Shippers burdened by the cost of paying the controversial Shipping Line Agency Charges (SLAC) to shipping companies can now heave a sigh of relief as the Appeal Court sitting in Lagos on Wednesday declared the charge illegal.
SLAC was represented before the court in the case between the Nigerian Shippers’ Council (NSC), the ports economic regulator and the shipping companies.
The Council had in 2014 reduced the amount collected on SLAC and shipping companies under the Association of Shipping Lines Agencies (ASLA) took the Council to High Court to stop the port economic regulator from exercising its powers, but lost the case in December 2014. The shipping companies headed to the Appeal Court to contest the High Court judgment.
In the judgment read by Justice Adejumo, the Appeal Court ordered that the appellants should stop collecting SLAC. The court further ordered that the appellants should give account of what they collected from 11 years ago till date to the Shippers’ Council.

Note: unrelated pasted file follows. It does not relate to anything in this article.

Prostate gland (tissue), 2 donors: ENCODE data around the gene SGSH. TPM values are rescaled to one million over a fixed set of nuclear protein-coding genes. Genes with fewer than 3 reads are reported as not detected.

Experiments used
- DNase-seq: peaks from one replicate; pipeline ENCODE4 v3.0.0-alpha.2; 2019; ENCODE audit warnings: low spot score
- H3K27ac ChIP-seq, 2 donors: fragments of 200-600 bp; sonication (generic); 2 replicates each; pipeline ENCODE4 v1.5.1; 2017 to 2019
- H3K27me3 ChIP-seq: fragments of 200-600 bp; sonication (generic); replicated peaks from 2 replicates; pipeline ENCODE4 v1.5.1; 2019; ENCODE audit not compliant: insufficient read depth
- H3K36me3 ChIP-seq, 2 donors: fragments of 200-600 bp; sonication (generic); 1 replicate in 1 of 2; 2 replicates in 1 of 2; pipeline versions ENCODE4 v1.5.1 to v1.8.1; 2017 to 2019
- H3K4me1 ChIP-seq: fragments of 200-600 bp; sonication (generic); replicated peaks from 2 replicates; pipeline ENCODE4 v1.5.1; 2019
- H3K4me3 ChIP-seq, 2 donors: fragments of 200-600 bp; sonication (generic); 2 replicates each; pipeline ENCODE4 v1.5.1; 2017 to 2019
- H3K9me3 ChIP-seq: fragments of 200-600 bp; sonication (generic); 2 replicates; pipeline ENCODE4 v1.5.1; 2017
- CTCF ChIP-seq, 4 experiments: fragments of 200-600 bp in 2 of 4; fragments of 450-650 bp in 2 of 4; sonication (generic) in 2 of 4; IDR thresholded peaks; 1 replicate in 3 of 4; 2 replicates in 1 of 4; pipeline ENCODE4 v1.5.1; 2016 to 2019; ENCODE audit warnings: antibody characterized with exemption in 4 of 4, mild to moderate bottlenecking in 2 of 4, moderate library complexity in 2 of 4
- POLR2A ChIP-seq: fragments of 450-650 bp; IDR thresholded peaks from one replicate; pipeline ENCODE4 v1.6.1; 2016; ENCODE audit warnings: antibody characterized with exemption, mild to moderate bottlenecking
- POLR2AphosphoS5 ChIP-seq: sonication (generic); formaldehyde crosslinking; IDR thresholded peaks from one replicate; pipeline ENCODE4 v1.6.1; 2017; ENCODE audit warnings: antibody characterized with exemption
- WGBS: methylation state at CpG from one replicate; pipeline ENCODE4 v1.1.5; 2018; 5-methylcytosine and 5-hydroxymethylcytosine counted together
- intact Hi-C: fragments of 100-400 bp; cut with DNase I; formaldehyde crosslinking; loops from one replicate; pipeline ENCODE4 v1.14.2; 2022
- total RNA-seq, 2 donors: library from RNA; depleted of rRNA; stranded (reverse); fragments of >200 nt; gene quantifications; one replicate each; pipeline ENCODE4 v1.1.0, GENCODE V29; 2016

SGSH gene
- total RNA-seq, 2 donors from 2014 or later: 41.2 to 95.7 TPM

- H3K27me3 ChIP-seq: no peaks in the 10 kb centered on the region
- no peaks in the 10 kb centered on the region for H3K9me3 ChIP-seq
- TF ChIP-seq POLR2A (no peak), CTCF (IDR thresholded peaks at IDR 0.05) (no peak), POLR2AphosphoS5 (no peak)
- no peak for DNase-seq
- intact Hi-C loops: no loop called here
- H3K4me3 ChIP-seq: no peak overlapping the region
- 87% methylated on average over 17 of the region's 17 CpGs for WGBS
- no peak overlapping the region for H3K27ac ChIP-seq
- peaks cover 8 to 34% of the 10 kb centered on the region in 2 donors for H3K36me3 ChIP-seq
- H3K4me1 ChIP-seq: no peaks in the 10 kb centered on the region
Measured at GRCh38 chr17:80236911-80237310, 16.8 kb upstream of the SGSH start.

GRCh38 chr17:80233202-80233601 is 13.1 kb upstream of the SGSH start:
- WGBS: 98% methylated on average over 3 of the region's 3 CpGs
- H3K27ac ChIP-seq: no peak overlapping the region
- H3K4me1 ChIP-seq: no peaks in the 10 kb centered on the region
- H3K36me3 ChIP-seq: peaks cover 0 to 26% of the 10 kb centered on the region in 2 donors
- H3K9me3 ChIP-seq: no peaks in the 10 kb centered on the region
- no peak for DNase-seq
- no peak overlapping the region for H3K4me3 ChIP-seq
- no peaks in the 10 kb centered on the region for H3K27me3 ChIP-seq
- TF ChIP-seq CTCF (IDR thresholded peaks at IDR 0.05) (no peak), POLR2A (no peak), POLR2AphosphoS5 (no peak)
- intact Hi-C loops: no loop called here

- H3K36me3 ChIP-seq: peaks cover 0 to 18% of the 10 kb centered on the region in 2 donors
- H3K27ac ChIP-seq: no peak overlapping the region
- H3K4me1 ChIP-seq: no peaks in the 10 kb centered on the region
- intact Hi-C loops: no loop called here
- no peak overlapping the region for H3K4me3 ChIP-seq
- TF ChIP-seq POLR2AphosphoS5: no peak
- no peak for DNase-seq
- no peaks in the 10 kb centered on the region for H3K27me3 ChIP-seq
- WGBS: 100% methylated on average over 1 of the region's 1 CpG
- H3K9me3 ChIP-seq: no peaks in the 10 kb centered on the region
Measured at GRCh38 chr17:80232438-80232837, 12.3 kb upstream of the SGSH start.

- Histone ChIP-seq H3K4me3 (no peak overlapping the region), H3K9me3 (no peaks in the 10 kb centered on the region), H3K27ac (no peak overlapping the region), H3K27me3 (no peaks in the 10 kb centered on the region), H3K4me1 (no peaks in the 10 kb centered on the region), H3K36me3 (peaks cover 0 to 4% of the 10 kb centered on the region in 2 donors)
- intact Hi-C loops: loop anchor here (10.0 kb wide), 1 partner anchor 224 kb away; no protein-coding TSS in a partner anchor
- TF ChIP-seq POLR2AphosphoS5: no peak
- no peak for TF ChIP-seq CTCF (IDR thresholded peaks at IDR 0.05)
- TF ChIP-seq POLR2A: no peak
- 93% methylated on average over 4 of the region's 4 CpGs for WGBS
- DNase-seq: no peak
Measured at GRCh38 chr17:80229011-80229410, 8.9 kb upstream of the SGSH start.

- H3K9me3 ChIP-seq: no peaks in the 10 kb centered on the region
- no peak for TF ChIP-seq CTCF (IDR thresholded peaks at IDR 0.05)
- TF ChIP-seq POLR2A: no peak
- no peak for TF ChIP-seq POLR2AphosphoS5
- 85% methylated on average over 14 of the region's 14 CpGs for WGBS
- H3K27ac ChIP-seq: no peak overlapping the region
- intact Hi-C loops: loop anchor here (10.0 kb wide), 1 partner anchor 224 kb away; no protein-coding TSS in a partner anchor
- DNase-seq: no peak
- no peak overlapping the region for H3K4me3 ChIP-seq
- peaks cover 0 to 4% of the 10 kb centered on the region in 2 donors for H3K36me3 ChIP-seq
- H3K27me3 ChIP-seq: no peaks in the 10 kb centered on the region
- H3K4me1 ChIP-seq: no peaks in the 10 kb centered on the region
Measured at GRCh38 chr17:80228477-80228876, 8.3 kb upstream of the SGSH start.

Apart from this, the appellants are also to make the refund the sum collected so far with 21 percent interest per annum since 2006. The Court also ordered that the parties involved in the collection of SLAC are to bear respective costs.
However, the court held that the ports economic regulator cannot impose charges without first of all negotiating with the service providers. As a result, the Court declared the Notice that the Council had issued in 2014 on some of the charges, null and void.
Industry stakeholders, who commented on the development, expressed dismay over the delay in the case, and had called for out of court settlement.
A close source disclosed that the NSC and the shipping companies were considering the out of court settlement option before the Appeal Court judgement.
Kayode Farinto, national publicity secretary, Association of Nigerian Licensed Customs Agents (ANLCA), who stated that Nigerian ports were losing business to other ports in neighbouring countries due to high cost and cargo clearing bottlenecks, said there were lots of rent-seeking among service providers and agencies of government at the ports.